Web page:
Fracking / Petrochemical
Over the last decade, fracking in the oil and gas industry has rapidly expanded, and more recently, there has been a proposed plan to build out petrochemical facilities in the Ohio River Valley. Unfortunately, this petrochemical buildout is largely for the production of single-use plastics! All of these operations are extracting the resources and wealth from our communities and putting our health at risk. We are working to amplify the voices of people impacted by this industry and to advocate for better protections for our water, air, and land.
Many members of our communities are impacted by oil and gas drilling operations via close proximity to well pad operations or general community exposure. We work hard to empower and educate community members on how to mitigate negative health impacts as well as how to navigate their relationship with the company to hold them accountable to keeping our communities safe.
"Growing up and living in Washington County, Pennsylvania has given me a unique opportunity to share with anyone interested a first-hand account of what it is like to live in the most heavily fracked county in our state. Through hearing my story and those of other impacted residents, people can get an idea of what is is like to live in Southwestern Pennsylvania among the shale fields." ~ Lois Bower-Bjornson
Impacts of Fracking / Petrochemicals
Hydraulic fracturing, also called “fracking,” is a destructive process implemented to extract natural gas and oil from shale rock formations that lie deep underground.
When we use the term "fracking" in this section and throughout the website, we are referring to the whole process of extraction of oil and gas, from the start of excavating the site, to moving the gas to market, and disposal of the waste. It is important to know that when industry uses the words fracking or fracturing, they are referring to one specific process in the extraction oil and gas from the earth.
We know that the process of hydraulic fracturing (fracking) shoots a mixture of water, chemicals, and propellants deep into the earth to open up fissures in the shale layer to release gas. It’s not just the gas that comes back up to the surface: drilling fluids and solid materials like drill cuttings are produced alongside the gas when fracking. Handling the waste presents problems.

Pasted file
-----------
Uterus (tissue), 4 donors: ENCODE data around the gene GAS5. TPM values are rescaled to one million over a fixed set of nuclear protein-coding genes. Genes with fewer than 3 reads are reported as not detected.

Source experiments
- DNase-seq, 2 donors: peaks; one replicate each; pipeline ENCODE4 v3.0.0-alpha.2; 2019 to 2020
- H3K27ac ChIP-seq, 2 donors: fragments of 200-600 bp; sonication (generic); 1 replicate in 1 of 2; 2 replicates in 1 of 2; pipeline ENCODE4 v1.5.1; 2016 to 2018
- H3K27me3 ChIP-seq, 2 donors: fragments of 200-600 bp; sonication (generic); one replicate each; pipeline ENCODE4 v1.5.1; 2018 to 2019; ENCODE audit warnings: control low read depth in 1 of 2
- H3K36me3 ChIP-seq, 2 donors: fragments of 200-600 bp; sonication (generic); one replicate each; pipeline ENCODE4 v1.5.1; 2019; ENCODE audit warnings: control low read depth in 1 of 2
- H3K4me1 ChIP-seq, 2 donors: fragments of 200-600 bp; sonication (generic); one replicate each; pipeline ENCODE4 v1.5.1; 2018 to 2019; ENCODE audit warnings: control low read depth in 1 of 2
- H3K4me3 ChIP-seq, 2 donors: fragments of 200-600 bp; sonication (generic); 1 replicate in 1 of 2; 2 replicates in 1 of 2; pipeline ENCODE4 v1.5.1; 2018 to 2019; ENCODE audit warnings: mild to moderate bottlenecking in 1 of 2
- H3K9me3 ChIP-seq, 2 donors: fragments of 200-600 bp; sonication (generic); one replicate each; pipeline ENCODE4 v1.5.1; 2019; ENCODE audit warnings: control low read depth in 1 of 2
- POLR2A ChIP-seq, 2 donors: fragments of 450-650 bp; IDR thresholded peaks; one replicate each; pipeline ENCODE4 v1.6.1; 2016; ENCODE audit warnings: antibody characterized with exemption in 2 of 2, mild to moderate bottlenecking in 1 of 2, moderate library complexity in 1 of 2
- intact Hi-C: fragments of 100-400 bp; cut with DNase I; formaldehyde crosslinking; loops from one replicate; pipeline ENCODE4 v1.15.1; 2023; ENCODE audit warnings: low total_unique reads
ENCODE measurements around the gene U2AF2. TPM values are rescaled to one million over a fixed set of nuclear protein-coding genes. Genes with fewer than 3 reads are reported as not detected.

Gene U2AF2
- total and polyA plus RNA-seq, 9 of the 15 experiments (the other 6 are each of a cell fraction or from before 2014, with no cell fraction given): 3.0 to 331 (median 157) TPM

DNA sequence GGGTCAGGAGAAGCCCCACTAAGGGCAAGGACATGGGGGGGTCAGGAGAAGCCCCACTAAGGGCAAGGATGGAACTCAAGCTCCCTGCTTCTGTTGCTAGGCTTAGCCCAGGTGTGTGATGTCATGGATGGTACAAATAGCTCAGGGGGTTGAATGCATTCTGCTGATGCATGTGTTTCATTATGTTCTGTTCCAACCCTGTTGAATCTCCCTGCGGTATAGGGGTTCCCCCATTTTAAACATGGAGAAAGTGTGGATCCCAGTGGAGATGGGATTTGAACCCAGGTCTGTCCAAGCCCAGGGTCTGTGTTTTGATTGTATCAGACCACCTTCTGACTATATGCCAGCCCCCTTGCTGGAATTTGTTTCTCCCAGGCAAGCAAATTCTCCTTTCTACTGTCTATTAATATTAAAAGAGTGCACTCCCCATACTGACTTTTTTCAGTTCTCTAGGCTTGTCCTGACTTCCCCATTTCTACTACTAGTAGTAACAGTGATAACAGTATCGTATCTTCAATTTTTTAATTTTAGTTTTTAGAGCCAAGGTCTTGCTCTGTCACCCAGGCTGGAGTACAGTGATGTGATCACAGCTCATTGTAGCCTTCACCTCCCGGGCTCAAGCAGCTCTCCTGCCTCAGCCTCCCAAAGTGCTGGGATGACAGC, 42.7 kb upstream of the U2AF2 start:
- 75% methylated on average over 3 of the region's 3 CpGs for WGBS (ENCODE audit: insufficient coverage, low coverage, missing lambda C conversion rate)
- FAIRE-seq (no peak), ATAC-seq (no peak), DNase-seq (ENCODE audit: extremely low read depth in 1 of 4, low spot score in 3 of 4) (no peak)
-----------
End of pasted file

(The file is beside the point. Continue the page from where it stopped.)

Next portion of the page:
Pipelines are (mostly underground) pipes that carry various fracked gas products throughout the country. People often think of pipelines as the small, lightly-pressurized pipelines that carry processed, odorized gas into their homes. Those lines are called distribution lines; however, there are also gathering lines and transmission lines that are used to transport gas from the wellhead to its ultimate market destination. Gathering lines, transmission lines, and distribution lines all play a different role in the process.
Fracked gas has a number of uses: in 2020, 40% of the fracked gas produced in the country was used in electricity generation; 15% has residential uses. However, renewable energy is taking up a growing portion of the market share - meaning more and more of our energy is coming from renewable sources like solar and wind. In 2020, 33% of the fracked gas in the country was used for the industrial sector - this is the sector that the fossil fuel industry needs to be able to grow if they want to continue to see huge profits. The solution: plastic. Petrochemical processing allows fracked gas, particularly ethane, to be “cracked” into the feedstock of ubiquitous plastic products.
Our Fracking/Petrochemical Work
All of our campaigns have begun by community members bringing an issue to our attention and working with them to build a strategic plan to stop impacts onto people and the environment.
Closing the oil and gas hazardous waste loophole
The oil and gas industry has a loophole that allows them to avoid testing their waste to determine if it is hazardous, and this waste is disposed of in our landfills and rivers. Our team is working to close this loophole through organizing impacted people in order to advocate for their health to be protected over private profits.
STAFF LEAD: Heaven Sensky
Department of Health Accountability for Increased Childhood Cancers in the region
Our region is experiencing an increase in rare childhood cancers and the Department of Health has commissioned a study on the health effects of fracking. Our team of leaders is ensuring the DOH is accountable to the parents whose children are impacted by these cancers.
STAFF LEAD: Heaven Sensky
Assisting Residents with impacts from unconventional gas drilling/fracking
Many residents in Washington and Greene County receive little to no notice when a fracking operation will become their neighbor. We work with residents so that they know what their rights are in reference to the regulations and to support them in protecting their homes and water from being harmed.
STAFF LEAD: Ethan Story
Our Fracking/Petrochemical Related News
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